Fire in Paradise is one of the scariest movies I’ve seen in years. The short documentary, directed by Zackary Canepari and Drea Cooper and released on Netflix in November 2019, depicts the fire that pretty much destroyed the entire town of Paradise, California, on November 8, 2018. Through emotional first-hand testimonial interviews and day-of cellphone footage from inside of cars and school buses driving through apocalyptic scenery, the film puts us as close to experiencing the literal hellscape of the disaster as possible.
The parts of Fire in Paradise I’ll never forget are those that involve teacher Mary Ludwig, who helped in evacuating, with bus driver Kevin McKay, more than twenty elementary school kids through flame-engulfed roads to eventual safety. As she’s telling the events and we’re seeing footage shot from the bus, I got the visceral sense of being there and felt afraid for the kids. I had to keep reminding myself that Ludwig appearing on screen in the film means they survived. As a father, that narrative within a film presenting multiple heartbreaking scenarios hits home the hardest.
There is nothing as moving as that or any other part of Fire in Paradise in the Ron Howard-helmed documentary feature Rebuilding Paradise. But the latter film, while definitely aiming for some emotional connections, is meant to take us to another level of the Paradise disaster: what happens next. Rebuilding Paradise, despiting being released on the small screen by National Geographic (following a virtual theatrical release by Abramorama), is sort of a sequel to the Netflix doc. One shows us the main tragedy and the other shows us the residual nightmares of such a tragedy.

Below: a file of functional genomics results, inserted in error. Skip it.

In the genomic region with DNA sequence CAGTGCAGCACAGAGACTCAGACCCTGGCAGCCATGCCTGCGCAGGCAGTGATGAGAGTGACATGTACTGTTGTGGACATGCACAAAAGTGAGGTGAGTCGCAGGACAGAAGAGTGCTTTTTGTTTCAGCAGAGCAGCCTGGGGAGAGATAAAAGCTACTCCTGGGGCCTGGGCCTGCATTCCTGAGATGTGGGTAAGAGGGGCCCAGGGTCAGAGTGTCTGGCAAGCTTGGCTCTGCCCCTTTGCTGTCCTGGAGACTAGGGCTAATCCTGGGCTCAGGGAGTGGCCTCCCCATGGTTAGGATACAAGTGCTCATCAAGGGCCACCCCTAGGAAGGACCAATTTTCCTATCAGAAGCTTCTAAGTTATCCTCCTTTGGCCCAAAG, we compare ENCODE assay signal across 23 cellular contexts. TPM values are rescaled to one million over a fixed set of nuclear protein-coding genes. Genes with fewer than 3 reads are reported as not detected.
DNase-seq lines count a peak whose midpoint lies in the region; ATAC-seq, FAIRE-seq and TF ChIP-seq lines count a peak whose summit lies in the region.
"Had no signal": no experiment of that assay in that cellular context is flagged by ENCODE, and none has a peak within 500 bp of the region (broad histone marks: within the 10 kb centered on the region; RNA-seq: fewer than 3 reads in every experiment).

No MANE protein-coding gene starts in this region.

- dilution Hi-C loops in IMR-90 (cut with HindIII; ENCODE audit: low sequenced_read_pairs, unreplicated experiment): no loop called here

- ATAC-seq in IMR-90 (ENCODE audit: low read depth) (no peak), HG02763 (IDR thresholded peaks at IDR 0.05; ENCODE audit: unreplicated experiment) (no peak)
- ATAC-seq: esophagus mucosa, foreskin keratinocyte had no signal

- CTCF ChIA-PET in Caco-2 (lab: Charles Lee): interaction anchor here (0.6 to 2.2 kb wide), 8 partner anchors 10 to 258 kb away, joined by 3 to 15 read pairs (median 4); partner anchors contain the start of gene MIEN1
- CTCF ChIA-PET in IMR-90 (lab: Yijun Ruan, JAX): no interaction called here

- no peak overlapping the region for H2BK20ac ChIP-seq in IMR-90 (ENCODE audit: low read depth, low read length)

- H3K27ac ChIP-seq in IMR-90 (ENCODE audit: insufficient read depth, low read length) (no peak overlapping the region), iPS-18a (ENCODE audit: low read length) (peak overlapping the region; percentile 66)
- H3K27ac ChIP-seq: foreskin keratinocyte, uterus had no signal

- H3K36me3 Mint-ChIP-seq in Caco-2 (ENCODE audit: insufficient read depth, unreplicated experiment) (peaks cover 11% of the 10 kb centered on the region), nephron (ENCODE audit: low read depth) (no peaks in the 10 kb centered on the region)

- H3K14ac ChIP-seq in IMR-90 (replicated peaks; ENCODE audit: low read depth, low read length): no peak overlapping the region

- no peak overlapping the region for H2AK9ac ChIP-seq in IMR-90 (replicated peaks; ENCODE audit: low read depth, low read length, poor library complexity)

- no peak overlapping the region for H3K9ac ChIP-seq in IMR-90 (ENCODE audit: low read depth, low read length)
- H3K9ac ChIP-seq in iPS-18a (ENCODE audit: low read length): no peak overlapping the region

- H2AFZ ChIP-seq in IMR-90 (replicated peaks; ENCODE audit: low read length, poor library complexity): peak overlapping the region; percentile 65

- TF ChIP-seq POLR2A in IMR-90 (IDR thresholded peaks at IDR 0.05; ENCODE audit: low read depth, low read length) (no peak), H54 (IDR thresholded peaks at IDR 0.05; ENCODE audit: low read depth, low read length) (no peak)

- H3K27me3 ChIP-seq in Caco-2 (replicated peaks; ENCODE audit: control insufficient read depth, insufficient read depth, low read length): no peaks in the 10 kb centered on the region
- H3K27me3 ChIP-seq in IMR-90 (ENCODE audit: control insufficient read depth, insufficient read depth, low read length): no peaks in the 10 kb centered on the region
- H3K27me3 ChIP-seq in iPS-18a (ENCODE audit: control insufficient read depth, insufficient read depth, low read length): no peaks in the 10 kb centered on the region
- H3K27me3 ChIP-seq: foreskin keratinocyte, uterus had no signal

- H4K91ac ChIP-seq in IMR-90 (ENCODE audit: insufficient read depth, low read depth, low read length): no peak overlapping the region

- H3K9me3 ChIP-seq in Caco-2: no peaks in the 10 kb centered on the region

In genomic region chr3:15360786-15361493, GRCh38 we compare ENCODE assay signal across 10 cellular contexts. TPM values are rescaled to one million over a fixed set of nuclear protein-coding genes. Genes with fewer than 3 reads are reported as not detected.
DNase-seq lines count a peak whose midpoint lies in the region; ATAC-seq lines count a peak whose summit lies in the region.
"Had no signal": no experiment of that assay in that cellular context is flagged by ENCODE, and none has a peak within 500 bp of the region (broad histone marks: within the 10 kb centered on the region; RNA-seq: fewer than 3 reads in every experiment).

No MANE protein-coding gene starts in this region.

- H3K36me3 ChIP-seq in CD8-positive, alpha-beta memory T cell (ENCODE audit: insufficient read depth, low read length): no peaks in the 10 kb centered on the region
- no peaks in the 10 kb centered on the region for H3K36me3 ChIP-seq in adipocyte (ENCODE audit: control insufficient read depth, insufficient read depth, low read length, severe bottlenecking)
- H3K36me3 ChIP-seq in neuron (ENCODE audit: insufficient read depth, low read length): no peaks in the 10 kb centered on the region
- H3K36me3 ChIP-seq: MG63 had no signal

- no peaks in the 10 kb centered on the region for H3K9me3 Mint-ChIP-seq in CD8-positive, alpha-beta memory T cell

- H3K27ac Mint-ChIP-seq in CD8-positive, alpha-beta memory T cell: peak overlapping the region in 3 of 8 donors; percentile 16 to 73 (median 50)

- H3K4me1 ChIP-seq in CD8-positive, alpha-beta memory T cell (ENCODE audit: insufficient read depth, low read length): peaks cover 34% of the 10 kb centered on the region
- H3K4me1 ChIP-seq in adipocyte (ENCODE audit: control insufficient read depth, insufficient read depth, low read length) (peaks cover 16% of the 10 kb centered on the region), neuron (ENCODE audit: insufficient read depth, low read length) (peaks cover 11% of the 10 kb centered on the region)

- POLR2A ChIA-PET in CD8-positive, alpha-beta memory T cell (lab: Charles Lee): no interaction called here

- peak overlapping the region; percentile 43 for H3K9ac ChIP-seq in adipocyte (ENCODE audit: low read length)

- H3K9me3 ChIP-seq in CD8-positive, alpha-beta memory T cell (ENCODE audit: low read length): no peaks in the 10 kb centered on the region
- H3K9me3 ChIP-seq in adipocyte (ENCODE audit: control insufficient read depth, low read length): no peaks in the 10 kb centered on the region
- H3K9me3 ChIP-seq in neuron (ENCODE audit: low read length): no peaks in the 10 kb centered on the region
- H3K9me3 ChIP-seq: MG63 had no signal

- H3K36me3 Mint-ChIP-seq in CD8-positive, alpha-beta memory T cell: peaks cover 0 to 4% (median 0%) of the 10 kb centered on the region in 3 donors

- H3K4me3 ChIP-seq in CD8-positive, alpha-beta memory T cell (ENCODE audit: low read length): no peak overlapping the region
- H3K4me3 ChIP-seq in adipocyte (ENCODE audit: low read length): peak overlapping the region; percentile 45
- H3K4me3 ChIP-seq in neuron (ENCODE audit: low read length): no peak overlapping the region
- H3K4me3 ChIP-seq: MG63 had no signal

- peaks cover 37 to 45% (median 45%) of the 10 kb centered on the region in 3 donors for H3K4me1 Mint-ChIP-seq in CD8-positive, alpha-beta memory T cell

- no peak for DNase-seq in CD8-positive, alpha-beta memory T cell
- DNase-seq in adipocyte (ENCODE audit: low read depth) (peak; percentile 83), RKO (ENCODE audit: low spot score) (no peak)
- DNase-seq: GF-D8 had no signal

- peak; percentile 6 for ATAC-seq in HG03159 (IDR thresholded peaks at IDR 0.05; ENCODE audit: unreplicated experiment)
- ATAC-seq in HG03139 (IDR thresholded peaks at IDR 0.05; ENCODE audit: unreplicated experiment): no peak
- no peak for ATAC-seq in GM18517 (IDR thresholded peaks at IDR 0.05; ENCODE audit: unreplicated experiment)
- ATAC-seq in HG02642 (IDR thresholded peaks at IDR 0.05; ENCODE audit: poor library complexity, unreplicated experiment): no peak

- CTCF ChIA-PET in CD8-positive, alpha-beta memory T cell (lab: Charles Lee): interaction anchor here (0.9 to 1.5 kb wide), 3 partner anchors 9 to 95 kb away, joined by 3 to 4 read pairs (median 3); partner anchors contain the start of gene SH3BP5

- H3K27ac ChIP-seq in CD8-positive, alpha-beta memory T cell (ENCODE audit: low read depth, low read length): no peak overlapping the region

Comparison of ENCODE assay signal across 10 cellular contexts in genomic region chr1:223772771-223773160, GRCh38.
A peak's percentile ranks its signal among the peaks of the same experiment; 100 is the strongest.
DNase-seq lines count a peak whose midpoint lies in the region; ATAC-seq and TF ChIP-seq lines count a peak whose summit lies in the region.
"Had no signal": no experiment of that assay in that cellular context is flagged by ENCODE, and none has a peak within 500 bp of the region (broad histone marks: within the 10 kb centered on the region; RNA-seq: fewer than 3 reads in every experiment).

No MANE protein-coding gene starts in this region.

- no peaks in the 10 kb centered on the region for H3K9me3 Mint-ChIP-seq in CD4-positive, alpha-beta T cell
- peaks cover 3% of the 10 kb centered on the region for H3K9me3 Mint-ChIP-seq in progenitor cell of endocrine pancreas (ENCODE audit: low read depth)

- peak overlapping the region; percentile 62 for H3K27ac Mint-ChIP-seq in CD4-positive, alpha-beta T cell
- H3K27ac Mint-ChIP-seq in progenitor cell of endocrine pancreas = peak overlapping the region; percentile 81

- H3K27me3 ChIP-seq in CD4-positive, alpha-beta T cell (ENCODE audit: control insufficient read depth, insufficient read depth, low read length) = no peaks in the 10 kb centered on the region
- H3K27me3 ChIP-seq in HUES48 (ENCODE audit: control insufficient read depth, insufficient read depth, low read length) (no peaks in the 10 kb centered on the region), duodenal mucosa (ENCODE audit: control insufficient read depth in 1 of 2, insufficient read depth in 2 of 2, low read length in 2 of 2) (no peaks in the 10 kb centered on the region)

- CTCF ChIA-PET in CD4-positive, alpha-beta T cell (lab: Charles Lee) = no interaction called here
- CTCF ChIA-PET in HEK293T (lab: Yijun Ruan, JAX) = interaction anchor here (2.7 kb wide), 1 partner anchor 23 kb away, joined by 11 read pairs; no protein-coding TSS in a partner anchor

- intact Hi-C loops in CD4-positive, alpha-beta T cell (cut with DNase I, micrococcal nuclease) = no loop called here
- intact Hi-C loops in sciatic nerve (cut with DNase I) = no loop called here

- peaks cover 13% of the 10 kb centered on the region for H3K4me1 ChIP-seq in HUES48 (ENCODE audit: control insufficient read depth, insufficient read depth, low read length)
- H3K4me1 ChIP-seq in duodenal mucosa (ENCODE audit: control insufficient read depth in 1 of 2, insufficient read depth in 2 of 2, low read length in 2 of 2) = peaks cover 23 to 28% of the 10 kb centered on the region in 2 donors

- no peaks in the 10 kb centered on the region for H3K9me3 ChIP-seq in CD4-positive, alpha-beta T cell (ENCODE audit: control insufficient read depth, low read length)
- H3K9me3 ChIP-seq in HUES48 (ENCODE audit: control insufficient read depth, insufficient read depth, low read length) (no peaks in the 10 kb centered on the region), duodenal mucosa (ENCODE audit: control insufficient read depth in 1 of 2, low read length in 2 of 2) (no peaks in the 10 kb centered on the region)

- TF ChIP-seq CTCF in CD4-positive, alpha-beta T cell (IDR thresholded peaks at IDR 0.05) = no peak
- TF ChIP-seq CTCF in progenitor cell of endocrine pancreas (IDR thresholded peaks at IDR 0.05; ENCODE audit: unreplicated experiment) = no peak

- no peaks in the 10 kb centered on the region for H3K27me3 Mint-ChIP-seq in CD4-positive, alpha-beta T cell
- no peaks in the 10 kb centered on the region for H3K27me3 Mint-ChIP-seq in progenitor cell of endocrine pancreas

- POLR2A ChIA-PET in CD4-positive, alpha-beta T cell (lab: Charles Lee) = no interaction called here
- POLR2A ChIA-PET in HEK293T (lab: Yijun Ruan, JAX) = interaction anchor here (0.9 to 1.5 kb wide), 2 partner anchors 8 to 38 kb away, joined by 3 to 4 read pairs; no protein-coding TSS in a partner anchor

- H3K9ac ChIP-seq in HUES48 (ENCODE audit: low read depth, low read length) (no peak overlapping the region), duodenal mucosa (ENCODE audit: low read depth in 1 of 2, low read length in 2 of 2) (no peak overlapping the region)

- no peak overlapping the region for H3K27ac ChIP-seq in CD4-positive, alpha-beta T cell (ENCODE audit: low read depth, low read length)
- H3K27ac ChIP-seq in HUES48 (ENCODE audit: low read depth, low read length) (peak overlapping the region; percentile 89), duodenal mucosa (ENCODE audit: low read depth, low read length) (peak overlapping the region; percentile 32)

Documentaries like Rebuilding Paradise are probably the more important of the two types. They can definitely be the more interesting and more inciting variety. We see the footage and hear the stories of the day with many disasters, whether it be 9/11 or Hurricane Katrina or any of a number of cataclysmic storms, earthquakes, tsunamis, etc., and we weep for the lives and property lost, and then we move on. Meanwhile, the survivors of those disasters are dealing with insurance, funerals, government offices, and other stressful matters while maybe living in a gymnasium or FEMA shelter.
Rebuilding Paradise fits into a subgenre of after-disaster documentaries like the post-9/11 film Out of the Clear Blue Sky, the Indian Ocean tsunami film From Dust, and the Haitian relief-focused Fatal Assistance, the last of which will make you think twice about just throwing money at a charity organization to help you sleep at night. Experiencing the disaster as it’s happening, as with a film like Fire in Paradise, makes you feel helpless since what’s done is done. Rebuilding Paradise overwhelms in a different way with all the bureaucracy and legalities that survivors must navigate to not just physically rebuild but also repair any peace of mind, especially where blame and restitution is concerned.